I came across this wonderful hummingbird synchro on Mike Clelland’s blog, and the author, Stephanie, allowed us to repost it. There’s something magical about hummingbirds, and Stephanie’s name reminded me of another Stephanie, the macaw from Costa Rica whom we wrote about.
While I was writing up this post, , a friend emailed me that she was relishing the rain that was falling in her backyard in Virginia and watching the multitude of hummingbirds gathering around the feeders outside her office window.
A third reference to hummingbird would make it a very nice cluster synchro!
Years ago I was living in a mother in law ‘type’ apartment (built with a connecting wall to a larger bungalow style house). The place has a lot of windows that look out onto a grove of lovely oak trees.
One sunny afternoon, I was laying on our couch downstairs in a room with big windows, I was near the door that leads out to the patio. It was gorgeous out and the door was open. I was reading one of Paul Devereux’s works, most likely “Shamanism and The Mystery Lines” in which he discusses the Nazca lines in Peru.
I wondered to myself about the hummingbird figure which someone made on the Nazca plane. It’s quite strikingly graphic, but I’ve never seen a hummingbird in anything like that particular position. It’s a beautiful work, but it struck me that the position of the bird is so unnatural and I remember feeling stumped at how the artist came up with that curious interpretation. (I’ve taken a number of college level art classes, including life drawing and art history, so I’m familiar with the process.)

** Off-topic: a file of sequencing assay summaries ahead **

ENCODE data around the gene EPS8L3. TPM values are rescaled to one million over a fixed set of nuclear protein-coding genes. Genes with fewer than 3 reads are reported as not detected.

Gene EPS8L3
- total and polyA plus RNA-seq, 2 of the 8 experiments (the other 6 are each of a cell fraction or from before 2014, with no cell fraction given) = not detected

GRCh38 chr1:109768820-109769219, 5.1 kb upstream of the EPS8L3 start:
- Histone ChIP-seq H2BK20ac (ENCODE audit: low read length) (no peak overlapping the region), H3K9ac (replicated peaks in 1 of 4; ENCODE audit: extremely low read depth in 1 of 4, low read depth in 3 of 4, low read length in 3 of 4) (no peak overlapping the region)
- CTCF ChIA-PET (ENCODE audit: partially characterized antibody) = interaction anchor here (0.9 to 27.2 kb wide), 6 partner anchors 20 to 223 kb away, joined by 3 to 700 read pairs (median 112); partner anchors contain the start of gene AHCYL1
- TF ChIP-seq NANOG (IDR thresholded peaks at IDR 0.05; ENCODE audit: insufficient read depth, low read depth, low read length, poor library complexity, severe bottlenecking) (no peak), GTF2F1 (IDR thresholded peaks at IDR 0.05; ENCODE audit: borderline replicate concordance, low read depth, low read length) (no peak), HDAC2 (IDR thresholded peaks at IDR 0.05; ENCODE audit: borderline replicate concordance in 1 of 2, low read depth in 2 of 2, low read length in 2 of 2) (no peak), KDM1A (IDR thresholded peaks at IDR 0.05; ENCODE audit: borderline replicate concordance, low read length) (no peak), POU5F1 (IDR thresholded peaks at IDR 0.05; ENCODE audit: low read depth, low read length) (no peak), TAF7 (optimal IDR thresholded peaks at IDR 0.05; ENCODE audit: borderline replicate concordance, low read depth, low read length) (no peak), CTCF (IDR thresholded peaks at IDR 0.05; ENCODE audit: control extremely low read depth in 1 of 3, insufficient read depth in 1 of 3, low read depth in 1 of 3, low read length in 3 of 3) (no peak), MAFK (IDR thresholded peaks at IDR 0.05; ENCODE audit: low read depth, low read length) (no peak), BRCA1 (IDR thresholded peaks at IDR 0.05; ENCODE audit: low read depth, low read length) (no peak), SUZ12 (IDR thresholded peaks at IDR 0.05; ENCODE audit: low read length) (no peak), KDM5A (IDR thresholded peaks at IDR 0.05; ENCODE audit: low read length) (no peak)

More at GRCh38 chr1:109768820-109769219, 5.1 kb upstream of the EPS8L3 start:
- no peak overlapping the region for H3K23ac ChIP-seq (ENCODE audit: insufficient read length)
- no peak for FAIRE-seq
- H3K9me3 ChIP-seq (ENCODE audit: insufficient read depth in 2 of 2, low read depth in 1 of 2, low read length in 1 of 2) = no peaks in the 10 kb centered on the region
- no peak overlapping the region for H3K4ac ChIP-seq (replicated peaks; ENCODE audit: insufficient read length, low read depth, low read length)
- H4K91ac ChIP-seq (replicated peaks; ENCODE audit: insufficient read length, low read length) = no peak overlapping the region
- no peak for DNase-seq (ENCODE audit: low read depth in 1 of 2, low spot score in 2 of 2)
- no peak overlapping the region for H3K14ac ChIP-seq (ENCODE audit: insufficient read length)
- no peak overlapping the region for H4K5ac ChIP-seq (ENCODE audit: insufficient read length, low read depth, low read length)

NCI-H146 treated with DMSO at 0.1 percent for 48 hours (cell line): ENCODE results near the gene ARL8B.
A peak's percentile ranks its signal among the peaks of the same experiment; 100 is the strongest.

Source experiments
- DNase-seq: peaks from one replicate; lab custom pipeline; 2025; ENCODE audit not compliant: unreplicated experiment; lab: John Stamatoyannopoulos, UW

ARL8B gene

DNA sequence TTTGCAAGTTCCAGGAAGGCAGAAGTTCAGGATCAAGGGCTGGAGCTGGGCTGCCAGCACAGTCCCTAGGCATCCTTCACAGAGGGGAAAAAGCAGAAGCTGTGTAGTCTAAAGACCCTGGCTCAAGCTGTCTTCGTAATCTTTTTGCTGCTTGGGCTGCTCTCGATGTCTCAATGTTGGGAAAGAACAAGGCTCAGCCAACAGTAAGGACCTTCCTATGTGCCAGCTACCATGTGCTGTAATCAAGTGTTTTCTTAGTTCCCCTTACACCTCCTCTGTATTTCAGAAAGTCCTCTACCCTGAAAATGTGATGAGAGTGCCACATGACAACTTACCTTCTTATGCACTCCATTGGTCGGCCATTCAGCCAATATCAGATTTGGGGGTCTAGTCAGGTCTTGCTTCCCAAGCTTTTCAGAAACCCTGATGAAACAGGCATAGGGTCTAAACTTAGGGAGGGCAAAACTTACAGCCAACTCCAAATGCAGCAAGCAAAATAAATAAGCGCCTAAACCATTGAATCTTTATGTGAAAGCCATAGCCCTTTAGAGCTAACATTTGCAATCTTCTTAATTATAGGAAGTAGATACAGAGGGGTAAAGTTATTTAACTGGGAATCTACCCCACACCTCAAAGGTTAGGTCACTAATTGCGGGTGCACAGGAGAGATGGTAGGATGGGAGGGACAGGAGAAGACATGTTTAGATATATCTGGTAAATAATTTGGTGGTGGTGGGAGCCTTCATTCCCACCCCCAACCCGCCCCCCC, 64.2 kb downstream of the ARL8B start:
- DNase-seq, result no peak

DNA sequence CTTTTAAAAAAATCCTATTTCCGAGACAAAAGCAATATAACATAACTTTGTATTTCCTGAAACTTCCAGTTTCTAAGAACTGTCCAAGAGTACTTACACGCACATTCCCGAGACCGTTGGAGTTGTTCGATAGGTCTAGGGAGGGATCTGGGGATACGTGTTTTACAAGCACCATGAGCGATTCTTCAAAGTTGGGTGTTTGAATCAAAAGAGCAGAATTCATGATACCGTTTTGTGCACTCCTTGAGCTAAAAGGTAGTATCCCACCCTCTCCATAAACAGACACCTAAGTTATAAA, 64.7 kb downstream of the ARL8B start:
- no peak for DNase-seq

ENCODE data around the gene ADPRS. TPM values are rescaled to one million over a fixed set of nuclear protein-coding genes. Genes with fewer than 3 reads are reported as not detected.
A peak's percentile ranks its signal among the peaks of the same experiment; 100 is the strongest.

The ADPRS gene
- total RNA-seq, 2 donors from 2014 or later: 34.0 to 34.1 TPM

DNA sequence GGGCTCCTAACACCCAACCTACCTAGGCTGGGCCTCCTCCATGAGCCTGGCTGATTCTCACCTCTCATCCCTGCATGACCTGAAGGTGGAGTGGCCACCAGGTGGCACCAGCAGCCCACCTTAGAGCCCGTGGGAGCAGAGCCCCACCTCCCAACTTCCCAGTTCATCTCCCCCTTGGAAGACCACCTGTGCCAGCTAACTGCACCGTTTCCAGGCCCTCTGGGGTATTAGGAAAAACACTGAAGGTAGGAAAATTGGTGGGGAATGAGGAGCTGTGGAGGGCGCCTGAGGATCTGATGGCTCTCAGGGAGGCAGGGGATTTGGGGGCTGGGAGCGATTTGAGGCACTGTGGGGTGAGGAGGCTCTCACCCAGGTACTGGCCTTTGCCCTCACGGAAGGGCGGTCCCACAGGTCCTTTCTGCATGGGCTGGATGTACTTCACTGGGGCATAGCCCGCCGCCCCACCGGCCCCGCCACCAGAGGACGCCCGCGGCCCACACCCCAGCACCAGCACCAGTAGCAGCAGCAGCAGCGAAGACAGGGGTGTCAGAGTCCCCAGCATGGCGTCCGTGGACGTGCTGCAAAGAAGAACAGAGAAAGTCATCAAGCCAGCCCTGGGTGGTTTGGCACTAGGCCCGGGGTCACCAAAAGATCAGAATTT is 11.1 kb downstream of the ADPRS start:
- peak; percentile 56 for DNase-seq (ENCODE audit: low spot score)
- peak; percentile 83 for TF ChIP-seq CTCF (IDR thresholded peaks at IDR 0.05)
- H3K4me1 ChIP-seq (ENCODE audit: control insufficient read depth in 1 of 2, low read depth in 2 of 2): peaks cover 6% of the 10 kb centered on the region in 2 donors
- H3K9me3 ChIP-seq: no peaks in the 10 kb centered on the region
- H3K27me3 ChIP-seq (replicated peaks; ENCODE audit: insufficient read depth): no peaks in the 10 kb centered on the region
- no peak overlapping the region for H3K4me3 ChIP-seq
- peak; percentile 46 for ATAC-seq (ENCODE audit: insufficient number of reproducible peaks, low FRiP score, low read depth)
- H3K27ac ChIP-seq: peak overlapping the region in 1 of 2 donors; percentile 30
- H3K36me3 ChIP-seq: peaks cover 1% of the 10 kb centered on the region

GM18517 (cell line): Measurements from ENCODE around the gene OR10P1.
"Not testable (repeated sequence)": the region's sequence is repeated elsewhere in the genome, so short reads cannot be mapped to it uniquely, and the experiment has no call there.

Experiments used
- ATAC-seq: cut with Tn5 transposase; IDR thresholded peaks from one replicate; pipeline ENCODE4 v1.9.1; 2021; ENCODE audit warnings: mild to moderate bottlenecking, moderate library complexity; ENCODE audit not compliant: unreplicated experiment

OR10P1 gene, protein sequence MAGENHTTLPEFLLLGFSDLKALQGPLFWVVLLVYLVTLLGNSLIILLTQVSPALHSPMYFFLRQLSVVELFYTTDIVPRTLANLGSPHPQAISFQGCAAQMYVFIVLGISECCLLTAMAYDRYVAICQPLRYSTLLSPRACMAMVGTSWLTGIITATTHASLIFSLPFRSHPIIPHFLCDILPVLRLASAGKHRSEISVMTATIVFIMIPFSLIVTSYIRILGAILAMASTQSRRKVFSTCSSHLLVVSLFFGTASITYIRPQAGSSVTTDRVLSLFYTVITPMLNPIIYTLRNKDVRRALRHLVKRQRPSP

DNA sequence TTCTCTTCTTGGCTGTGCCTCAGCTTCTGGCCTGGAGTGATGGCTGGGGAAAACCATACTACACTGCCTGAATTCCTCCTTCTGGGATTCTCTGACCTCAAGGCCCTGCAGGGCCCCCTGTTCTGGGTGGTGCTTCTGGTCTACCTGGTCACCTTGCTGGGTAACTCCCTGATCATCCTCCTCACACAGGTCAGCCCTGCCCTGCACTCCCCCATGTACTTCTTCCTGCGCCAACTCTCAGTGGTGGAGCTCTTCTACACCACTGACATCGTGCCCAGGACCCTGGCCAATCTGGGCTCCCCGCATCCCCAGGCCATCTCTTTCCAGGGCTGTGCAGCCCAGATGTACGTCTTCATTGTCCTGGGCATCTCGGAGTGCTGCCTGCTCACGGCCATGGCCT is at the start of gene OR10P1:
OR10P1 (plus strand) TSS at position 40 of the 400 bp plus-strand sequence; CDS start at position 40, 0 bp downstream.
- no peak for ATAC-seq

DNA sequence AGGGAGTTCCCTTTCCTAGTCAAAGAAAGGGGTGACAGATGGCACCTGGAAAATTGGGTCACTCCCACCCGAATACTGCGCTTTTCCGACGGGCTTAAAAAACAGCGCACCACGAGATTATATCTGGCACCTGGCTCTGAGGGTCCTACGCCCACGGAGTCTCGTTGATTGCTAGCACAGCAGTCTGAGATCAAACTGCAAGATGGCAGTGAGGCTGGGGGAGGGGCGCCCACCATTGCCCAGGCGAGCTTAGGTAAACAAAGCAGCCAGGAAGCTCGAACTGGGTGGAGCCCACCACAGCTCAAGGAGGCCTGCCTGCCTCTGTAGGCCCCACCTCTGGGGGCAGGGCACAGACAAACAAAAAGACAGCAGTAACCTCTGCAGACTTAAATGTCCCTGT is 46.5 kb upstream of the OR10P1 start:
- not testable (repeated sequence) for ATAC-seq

Wondering got me nowhere fast, and I realized I was a little peckish. I stood up to go to the fridge and get some cheese when I heard a buzzing sound. Looking towards the sound, I saw that a little male Anna’s Hummer had got into the house and was trying to leave by flying through the window.
If you’ve ever seen a bug trying to get out a window, this little man was engaged in the same pursuit, staying against the glass at the edge of the window and slowly moving up and down, wings a blur. The angle formed by the edge of the window made it easy for me to slowly approach the little hummingbird and close my hands around his body, all the while saying: “Let me love you, let me love you.” I wanted to convey my intent, though I’m sure my heart was beating as fast as his!
I walked outside a few steps and opened my hands to let the hummingbird fly off. I looked down as I lifted my right hand, to see the hummingbird lying prone in the palm of my left hand. It was positioned with beak stretched out to the front and wings extended to each side. Exactly like this:
Within a second or two he realized he could fly away, and he did. Now I wonder under what circumstance the ancient artist held a live hummingbird in his or her hands.